No mama wants to think that she is raising a quitter, but when our ten year old asked to quit an extra-curricular activity recently, I was ok with it.
My husband and I have always encouraged the girls to try various after school activities. Our rules, when deciding to try a new activity, are:
1. you must finish what we've paid for, and
2. you cannot leave your team in a jam.
Our openness to new activities means that our girls have tried, collectively over their combined eighteen years of life: cooking class, t-ball, soccer, tennis, basketball, painting, piano, karate, art, hand-building with clay, ballet, tap, chess club, drama, glee club, and maybe a few more that I can't recall.
Some of the activities have culminated in amazing grand finales, such as the dance recital when our three year old danced in a fluffy pink tutu with her handsomely suited daddy. There was the soccer season that ended in trophies and a fantastic party in the park. The hand-building with clay ended with several precious bowls that we keep near the sinks for rings. Chess club led to additional private lessons and our oldest beating both me and her dad at chess!
2020 taught us some valuable lessons about protecting ourselves. We wear our masks, wash our hands, social distance, hold events outdoors. We've also learned some lessons about how to protect our mental and emotional capacities. We've learned that it is ok to cut out extras, especially if those extras cut into our mental health time.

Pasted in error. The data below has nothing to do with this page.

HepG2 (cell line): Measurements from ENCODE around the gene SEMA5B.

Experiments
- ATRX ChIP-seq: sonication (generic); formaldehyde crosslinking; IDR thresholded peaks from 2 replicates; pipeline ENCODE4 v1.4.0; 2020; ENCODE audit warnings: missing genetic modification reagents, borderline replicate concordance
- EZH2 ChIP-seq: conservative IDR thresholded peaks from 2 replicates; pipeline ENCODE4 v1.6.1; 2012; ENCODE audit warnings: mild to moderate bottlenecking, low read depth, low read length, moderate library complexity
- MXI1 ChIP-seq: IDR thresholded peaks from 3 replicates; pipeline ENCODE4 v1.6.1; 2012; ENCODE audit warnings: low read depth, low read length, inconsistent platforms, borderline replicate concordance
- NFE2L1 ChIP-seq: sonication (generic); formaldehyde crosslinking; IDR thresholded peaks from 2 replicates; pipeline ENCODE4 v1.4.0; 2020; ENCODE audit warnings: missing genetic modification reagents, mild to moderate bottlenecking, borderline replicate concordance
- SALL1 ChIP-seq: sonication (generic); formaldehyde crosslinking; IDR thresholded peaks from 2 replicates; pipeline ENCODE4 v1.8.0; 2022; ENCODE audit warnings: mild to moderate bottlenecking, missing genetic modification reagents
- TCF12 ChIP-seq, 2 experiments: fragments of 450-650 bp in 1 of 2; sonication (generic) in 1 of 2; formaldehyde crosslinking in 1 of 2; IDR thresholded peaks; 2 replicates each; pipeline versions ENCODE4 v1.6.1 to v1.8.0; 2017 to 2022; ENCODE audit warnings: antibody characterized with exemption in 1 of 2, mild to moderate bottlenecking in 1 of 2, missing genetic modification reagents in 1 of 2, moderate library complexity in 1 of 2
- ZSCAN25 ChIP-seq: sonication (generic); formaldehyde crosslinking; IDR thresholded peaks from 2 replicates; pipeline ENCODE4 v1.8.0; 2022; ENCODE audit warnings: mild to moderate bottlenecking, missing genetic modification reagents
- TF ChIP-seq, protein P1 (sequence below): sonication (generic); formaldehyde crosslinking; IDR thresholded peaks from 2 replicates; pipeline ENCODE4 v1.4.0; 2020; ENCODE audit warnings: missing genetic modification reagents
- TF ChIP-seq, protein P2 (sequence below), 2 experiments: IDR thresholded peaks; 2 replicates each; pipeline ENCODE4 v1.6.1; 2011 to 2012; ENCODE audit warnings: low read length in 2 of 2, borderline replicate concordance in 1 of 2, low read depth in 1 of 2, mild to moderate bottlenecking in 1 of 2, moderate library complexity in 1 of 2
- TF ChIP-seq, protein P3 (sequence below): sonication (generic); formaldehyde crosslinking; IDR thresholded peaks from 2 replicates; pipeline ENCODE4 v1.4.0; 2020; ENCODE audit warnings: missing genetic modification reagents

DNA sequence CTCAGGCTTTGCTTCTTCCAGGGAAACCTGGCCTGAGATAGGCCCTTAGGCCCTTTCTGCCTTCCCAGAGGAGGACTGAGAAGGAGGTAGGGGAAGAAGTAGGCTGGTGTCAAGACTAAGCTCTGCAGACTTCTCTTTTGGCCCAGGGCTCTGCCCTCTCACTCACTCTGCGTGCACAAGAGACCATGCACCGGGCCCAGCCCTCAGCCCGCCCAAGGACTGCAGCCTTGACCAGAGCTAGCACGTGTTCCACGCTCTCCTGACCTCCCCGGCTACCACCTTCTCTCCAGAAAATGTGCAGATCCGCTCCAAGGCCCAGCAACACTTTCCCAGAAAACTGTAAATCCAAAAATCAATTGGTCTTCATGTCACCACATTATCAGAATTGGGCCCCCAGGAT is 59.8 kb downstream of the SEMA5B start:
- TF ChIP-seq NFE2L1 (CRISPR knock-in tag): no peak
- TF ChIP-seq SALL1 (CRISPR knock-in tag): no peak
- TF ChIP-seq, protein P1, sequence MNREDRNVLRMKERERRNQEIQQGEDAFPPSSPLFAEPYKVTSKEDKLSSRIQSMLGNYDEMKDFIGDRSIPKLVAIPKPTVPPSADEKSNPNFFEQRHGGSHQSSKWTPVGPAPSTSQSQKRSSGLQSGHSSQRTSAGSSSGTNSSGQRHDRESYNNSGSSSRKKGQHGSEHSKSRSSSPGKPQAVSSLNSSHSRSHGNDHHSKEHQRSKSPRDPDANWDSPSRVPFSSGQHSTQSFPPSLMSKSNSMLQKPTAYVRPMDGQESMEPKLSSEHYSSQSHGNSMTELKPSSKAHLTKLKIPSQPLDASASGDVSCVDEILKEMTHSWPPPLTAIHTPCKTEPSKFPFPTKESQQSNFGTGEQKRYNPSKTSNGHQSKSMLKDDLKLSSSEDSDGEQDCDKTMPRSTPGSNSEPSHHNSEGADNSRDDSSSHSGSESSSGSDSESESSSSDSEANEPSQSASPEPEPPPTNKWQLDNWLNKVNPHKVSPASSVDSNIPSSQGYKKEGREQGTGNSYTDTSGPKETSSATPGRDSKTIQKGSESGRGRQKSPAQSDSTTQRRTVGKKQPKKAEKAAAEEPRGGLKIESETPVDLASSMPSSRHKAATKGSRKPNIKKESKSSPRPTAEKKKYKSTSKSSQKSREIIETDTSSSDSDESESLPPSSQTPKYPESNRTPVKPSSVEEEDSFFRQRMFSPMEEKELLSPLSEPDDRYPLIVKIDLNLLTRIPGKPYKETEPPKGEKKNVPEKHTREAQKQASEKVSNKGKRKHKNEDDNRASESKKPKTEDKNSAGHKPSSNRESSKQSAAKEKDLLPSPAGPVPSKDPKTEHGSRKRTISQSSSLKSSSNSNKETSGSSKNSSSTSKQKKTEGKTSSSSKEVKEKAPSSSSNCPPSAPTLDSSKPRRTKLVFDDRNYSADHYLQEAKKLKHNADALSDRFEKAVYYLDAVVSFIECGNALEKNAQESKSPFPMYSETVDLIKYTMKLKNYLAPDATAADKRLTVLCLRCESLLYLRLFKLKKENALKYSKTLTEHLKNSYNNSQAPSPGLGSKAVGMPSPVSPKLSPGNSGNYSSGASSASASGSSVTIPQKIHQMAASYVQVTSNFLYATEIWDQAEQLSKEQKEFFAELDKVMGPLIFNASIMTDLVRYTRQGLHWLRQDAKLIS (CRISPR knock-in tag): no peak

I am terrible about saying yes too often. The school needs help? Yes. Girl Scouts need help? Yes. The sports team needs a manager? Sure. 2020 solved some of this for me, but I still have difficulty flexing my 'no' muscles.
This school year has been the most difficult yet for our oldest daughter. The volume of rigorous work that she completes at school and the amount of homework she brings home each evening is daunting! Her dad and I are occasionally stumped by the work she is doing. I've consulted google more times that I really care to admit to check her math problems, but she has been amazing! She is dedicated to keeping her assignments and materials meticulously organized. She becomes annoyed if I offer my organizational assistance with protests that she's got it and know where everything is. So far, her grades support her claims.
She works so hard throughout the week, that when it was time to head to our Saturday activity class, she just did not want to. She pointed out that she works really hard all week and on the weekend, just wants to relax. That was something I could say yes to!
I am so proud of her hard work. I am so proud of her dedication to her academics. I am so proud of how she interacts with her friends and teachers. And, I am so proud of her ability to say NO!